This means that within the path //./ We are referring to the local computer, on a resource in particular (this related to UNC Universal Name Convention, used as a notation of routes in Windows). Like this . / COM5 It will be, within our team, COM5 file, i.e. the representation of the five communications port. "All of this brief was to explain the details of the operating logic a bit of"serial_test“:
Simple or not?, if I get open filename, then return one, if I have an error return a zero.
... What is the problem with this logic?, apparently there is no problem because if a port is a file, if I can open it then that port there and as I do not know there are ports should I visit them polling port-by-port.
The first problem is in terms of synchronous and asynchronous behaviour)http://msdn.microsoft.com/en-us/library/aa365683(VS.85).aspx), I need to achieve to open port not blocked the following operations. However this is not so simple, the only fact to handle these (e.g. errors) responses asynchronously changed our scheme.
What then happens with virtual ports?
Windows tries to open them and as they are virtual ports, then the bluetooth adapter driver tries to communicate with the physical device was assigned to the port, for example a cell phone. As they take a while to respond, and if they take much is that they do not respond, the only effect of these virtual ports open entails a delay.
The real solution is almost materialized
"My first test then is to comment out the line of defense in"serial_test“. The result is that I can easily achieve that all possible ports and even the non-existent appear or simply that none appear as part of the options in the Arduino environment. This is already a good start.
Thanks to a code example)http://www.codeproject.com/KB/system/enumports.aspx) I discovered that there was another way to check the ports. This is a better continuation.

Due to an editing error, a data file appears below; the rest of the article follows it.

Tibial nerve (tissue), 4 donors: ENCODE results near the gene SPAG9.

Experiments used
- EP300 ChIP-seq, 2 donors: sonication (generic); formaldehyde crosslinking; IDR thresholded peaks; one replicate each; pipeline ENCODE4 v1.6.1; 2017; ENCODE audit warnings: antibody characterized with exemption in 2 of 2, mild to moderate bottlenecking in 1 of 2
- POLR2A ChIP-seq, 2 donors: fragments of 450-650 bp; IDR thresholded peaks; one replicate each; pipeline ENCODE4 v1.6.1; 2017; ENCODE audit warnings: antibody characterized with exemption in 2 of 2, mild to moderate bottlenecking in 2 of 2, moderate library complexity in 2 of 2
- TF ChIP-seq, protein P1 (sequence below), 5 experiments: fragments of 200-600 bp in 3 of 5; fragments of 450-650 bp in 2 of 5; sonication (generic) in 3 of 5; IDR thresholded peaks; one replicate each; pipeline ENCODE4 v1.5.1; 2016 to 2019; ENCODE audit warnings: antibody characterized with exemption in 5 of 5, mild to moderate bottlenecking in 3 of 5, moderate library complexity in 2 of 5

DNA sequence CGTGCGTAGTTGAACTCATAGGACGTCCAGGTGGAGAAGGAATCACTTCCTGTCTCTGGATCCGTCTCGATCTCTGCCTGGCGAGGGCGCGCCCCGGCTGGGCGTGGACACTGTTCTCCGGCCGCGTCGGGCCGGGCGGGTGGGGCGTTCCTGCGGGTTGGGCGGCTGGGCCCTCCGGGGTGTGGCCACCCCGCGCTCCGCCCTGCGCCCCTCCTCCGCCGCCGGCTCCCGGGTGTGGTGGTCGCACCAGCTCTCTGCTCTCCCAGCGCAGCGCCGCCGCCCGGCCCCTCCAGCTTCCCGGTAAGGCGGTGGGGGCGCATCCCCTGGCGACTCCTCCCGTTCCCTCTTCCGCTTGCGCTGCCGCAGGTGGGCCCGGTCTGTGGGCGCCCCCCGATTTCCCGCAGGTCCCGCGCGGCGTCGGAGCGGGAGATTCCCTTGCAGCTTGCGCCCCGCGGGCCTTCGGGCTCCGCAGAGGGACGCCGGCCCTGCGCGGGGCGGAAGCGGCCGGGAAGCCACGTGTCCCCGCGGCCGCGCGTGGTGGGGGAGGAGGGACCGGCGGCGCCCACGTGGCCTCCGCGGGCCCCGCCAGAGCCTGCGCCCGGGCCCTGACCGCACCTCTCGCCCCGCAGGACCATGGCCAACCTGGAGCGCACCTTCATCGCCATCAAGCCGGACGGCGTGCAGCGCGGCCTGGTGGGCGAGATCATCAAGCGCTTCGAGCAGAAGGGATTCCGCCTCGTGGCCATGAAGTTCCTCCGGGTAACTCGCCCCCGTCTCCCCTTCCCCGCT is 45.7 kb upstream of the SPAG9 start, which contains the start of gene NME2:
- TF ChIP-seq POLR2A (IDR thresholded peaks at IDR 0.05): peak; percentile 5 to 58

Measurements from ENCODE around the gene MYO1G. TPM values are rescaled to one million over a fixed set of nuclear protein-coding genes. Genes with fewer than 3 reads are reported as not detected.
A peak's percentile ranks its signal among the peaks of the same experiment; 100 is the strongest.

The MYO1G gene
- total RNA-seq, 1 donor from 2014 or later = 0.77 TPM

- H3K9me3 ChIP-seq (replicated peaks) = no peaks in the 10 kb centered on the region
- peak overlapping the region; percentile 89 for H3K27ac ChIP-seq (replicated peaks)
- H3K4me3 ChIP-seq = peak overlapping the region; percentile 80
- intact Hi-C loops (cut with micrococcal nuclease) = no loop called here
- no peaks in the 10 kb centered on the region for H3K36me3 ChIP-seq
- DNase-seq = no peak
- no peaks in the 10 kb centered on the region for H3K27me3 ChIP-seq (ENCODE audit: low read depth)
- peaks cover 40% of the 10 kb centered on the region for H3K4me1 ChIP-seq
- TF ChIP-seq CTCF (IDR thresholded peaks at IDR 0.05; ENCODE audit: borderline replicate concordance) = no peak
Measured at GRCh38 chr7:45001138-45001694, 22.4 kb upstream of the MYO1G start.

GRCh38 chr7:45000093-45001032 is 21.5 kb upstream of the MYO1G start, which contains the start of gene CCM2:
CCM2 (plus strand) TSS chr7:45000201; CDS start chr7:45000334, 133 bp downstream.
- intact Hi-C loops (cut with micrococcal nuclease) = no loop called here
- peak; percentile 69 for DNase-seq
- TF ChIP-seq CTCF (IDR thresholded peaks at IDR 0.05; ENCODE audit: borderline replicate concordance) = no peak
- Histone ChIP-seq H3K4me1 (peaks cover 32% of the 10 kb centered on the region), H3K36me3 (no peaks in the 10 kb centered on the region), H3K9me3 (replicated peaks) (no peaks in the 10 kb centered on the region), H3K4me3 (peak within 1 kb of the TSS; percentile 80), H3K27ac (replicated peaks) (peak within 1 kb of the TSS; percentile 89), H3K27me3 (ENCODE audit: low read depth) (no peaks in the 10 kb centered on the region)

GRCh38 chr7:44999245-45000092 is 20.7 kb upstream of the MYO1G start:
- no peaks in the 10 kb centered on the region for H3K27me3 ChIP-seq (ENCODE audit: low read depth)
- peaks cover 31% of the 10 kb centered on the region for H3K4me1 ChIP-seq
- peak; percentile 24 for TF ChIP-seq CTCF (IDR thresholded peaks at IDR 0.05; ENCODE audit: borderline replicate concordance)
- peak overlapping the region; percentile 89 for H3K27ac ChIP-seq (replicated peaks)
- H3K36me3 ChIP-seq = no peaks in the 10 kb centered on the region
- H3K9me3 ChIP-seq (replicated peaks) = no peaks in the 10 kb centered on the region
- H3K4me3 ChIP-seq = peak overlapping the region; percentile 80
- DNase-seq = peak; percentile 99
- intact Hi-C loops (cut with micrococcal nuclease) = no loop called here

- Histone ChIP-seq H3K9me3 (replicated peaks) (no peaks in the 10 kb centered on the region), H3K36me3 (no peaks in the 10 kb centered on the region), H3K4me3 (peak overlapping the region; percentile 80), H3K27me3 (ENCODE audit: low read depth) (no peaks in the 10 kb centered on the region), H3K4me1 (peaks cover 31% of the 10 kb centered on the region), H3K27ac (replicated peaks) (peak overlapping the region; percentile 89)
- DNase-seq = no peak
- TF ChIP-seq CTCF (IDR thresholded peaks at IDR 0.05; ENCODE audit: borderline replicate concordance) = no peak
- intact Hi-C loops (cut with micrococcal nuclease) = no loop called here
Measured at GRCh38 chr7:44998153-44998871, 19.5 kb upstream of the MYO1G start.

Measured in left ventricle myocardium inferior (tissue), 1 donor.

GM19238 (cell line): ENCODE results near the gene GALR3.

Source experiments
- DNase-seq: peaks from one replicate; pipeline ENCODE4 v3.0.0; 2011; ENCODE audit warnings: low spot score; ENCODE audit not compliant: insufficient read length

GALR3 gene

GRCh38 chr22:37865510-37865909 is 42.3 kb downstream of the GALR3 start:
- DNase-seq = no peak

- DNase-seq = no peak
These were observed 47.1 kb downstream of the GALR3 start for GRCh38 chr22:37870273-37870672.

Windows NT allowed already from memorable times obtain all available ports without having to try to open any in particular. The trick is in the use of the function QueryDosDevice.
So our updated function is:
It is curious that although this solution works perfectly, for compatibility reasons diminished sees its maximum possible speed.
That is, if you give a look to the code above, appreciably with clarity in the sentence where [i] is used QueryDosDevice. The function serial_test asks once for each port, however QueryDosDevice It is the list of all the available instantly, without the need to go port to port.
Although at the moment I leave open the challenge to any avid reader, because for me, through operation to an immeasurable microsecond of notorious thirty seconds of waiting is enough.
The resulting library serves to solve this problem in any application that uses of CXR.
In our present case, just replace the file directory of the Arduino rxtxserial.dll for improvement:
Sometimes, the equivalence between to modify and repair something versus the existence of code source is not as crucial as you can imagine. Cunning and logic are large weapons that allow us to overcome many barriers.
In the case of the current document, I felt overwhelmed by moments when trying to understand the alien work, many different styles of programming put extra flavor to work trying to repair so insignificant as the current details.